Meet the Farm’s Animals
We have two regular cows here at the farm. They are not always both here as sometimes they head off to another farm for a holiday.
Daphne is a Dairy Shorthorn, which is a breed renowned for her gentleness and quiet behaviour. This kind of temperament is essential when we have so many young people and inexperienced handlers attending the Farm.
Finna is an Ayrshire which used to be a very popular breed in Australia, but has since become quite rare.
Our cow is brought into the barn twice a day, at 10.15am and 4pm. Everyone is welcome to come and give her a brush!
During the third school term most of our horses go on a well earned holiday, so during that time there is usually only two horses on site.
If you would like to meet our horses and learn their names feel free to ask a friendly farmer when you come and visit!
The Farm has a close relationship with the Waler Horse Society of Australia Inc. and we play a role in remembering the role Waler horses had in Australian history. Unfortunately the Farm doesn’t currently own a Waler horse.
The Collingwood Children's Farm currently has three Berkshire pigs; our boar Jacob, and two sows Maybelle and Myrtle. Our sows are bred throughout the year, taking turns to spend time with Jacob, which means there is no particular season for piglets to be born.
The Berkshire was introduced to the Farm as part of the Federation Rare Breeds Display Project, as they were popular at the time of Federation, but are now quite rare.
The Farm own and manage a small herd of beautifully marked Anglo Nubian goats. This breed is a dairy breed that originated in the 1890s from Indian and African bucks mated to English does.
Anglo-Nubians are a quality dairy breed that is very popular with cheese makers because of their large daily milk yield that has a high protein and butterfat content.
At the Farm we have two very different breeds of sheep, the English Leicester and the Shropshire. Although our flocks are small, we play an important role in helping to preserve the genetic fingerprint of these two heritage sheep breeds. As they are old English breeds, the Shropshire and English Leicesters only have one breeding season in autumn, with spring lambing an annual event.
We shear our sheep at the end of spring. For more information about the event, check the ‘What’s On’ page closer to that time!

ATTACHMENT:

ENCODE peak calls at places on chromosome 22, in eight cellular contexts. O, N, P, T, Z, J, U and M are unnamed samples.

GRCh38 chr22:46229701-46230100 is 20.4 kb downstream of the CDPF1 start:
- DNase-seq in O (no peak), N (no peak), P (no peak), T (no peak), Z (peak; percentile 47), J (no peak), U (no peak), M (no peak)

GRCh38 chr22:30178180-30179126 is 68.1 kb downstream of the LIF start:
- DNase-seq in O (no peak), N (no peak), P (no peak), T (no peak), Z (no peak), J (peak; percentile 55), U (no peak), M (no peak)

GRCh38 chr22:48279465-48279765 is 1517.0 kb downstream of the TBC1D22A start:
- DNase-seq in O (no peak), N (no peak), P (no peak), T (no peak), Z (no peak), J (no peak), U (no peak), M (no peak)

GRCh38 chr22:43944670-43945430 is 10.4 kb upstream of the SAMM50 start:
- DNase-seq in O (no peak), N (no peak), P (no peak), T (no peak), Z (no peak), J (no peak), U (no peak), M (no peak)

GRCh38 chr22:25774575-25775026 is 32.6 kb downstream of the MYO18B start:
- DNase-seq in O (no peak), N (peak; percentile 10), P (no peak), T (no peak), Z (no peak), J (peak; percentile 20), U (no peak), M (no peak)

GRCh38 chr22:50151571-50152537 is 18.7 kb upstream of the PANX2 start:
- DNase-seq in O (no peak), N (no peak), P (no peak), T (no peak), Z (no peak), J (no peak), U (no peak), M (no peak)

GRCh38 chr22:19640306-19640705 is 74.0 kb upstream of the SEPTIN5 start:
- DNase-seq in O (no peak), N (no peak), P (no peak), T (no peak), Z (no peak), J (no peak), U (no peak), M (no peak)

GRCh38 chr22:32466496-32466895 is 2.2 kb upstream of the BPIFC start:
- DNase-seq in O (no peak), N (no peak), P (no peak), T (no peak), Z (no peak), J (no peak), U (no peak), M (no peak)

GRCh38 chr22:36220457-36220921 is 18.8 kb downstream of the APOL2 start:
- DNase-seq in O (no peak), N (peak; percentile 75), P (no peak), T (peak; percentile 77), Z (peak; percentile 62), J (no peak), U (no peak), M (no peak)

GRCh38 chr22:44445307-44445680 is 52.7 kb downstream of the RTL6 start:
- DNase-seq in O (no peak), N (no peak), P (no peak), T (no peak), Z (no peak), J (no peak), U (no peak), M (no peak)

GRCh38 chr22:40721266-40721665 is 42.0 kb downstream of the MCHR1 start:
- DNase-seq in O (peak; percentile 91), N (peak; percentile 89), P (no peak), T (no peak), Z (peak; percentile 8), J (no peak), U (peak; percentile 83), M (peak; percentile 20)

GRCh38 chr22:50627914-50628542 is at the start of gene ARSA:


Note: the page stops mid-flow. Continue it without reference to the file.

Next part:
Hand Spinners and Knitters Guild of Victoria sometimes use our wool and also hold demonstrations at the Farm.
We have a small flock of Chinese Geese at the Farm. Whilst Chinese Geese are not the most aggressive of breeds, it still pays to be careful around them. Our little flock is certainly very vocal if they feel you are getting too close!
Here at the Farm with have Muscovy ducks that wander around the barn during the day and live with the geese at night. Muscovies are unable to quack, instead they hiss or squeak weakly and are probably the only breed of domestic duck that can still fly (females only; the drakes are too heavy). They can also look a little odd with their bright red skin baubles around their eyes. These are their caruncles and both males and females have it.
We have six breeds of chickens at the Farm.
As you will see when you visit the Farm, all our chickens look very different and hail from all over the world. Although the Light Sussex and Orpingtons are a more traditional meat breeds, they do still lay eggs. Our Leghorns and Scots Greys are known more for their egg laying, while the Faverolles are a versatile dual-purpose breed. The cute little Chinese Silkies are an ornamental breed but are still good egg layers.
All our chickens are rare breeds which we working hard to preserve for future generations.
We have three cats at the Farm.
Miso - a black and white female
Toki- a grey and white female
Mash - a grey and white tabby.
As they are doing a very important job for us - keeping the rodent population down to a manageable level - they don’t always like pats.
The guinea pigs at the Farm are kept for their small size, unique appearance and gentle temperament. They like to have a quiet chat and a cuddle. The Farm has cuddle times daily at 10.30am, 12.30pm and 3.15pm which you can enjoy (Except for Market Day).
Have you ever wanted to look inside a beehive, watch beekeepers open hives, or even don a protective bee suit to help them do this? Are you interested in learning more about bees and beekeeping? Perhaps you already keep bees or are considering becoming a beekeeper. Do you wish to learn more about the importance of honey bees for our food security? Then our apiary may be just the place for you to visit. It is open on the second and fourth Sunday of each month from 10:30 to 3:30, except during winter when it is only open on the fourth Sunday. (In 2018 it will be open on 16th December in lieu of 23rd December). Entry is free. To reach the apiary, go to the end of St Heliers St, Abbotsford and go through the main entrance to the Farm precinct. At the Capital City path turn right and walk approx. 300 metres along it. The apiary can also be reached along the Capital City path from a westerly direction. The apiary is jointly managed by the Collingwood Children’s Farm and the Victorian Apiarists’ Association Melbourne Section.
If you wish to book a ticket to join the beekeepers at the hive openings, then email a request to firstname.lastname@example.org
If you wish to learn more about our apiary, go to www.facebook.com/collingwood.bees
The earthworms are of the red and tiger varieties, and are housed near the pig pens in their own worm farm. They are used to process our food scraps and to develop worm castings.
Our Worm-Farms are getting ready to move, so they are currently empty.